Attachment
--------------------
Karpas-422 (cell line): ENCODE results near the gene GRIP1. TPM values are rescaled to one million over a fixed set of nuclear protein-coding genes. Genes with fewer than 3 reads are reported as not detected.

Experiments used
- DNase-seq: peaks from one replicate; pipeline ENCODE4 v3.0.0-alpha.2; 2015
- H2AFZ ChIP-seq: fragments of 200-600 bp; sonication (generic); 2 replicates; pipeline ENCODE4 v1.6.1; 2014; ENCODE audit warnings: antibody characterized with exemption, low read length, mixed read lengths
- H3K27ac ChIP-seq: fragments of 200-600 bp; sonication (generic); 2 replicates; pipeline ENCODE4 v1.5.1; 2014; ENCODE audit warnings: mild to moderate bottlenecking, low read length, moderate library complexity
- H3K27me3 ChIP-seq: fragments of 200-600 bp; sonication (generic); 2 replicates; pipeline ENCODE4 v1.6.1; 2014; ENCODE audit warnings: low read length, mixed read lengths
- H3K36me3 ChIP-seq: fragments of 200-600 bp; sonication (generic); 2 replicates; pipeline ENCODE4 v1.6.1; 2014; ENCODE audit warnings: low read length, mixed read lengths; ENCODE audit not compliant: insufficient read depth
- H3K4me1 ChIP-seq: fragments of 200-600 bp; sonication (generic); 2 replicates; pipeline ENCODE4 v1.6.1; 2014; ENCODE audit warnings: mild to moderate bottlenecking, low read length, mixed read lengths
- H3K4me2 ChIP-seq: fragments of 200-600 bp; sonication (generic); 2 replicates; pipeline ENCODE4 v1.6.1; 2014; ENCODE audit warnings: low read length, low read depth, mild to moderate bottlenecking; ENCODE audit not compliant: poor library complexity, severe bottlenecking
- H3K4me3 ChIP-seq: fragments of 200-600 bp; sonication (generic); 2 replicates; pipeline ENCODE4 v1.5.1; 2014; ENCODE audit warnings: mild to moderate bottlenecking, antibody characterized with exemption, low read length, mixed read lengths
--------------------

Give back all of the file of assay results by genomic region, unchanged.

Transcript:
Karpas-422 (cell line): ENCODE results near the gene GRIP1. TPM values are rescaled to one million over a fixed set of nuclear protein-coding genes. Genes with fewer than 3 reads are reported as not detected.

Experiments used
- DNase-seq: peaks from one replicate; pipeline ENCODE4 v3.0.0-alpha.2; 2015
- H2AFZ ChIP-seq: fragments of 200-600 bp; sonication (generic); 2 replicates; pipeline ENCODE4 v1.6.1; 2014; ENCODE audit warnings: antibody characterized with exemption, low read length, mixed read lengths
- H3K27ac ChIP-seq: fragments of 200-600 bp; sonication (generic); 2 replicates; pipeline ENCODE4 v1.5.1; 2014; ENCODE audit warnings: mild to moderate bottlenecking, low read length, moderate library complexity
- H3K27me3 ChIP-seq: fragments of 200-600 bp; sonication (generic); 2 replicates; pipeline ENCODE4 v1.6.1; 2014; ENCODE audit warnings: low read length, mixed read lengths
- H3K36me3 ChIP-seq: fragments of 200-600 bp; sonication (generic); 2 replicates; pipeline ENCODE4 v1.6.1; 2014; ENCODE audit warnings: low read length, mixed read lengths; ENCODE audit not compliant: insufficient read depth
- H3K4me1 ChIP-seq: fragments of 200-600 bp; sonication (generic); 2 replicates; pipeline ENCODE4 v1.6.1; 2014; ENCODE audit warnings: mild to moderate bottlenecking, low read length, mixed read lengths
- H3K4me2 ChIP-seq: fragments of 200-600 bp; sonication (generic); 2 replicates; pipeline ENCODE4 v1.6.1; 2014; ENCODE audit warnings: low read length, low read depth, mild to moderate bottlenecking; ENCODE audit not compliant: poor library complexity, severe bottlenecking
- H3K4me3 ChIP-seq: fragments of 200-600 bp; sonication (generic); 2 replicates; pipeline ENCODE4 v1.5.1; 2014; ENCODE audit warnings: mild to moderate bottlenecking, antibody characterized with exemption, low read length, mixed read lengths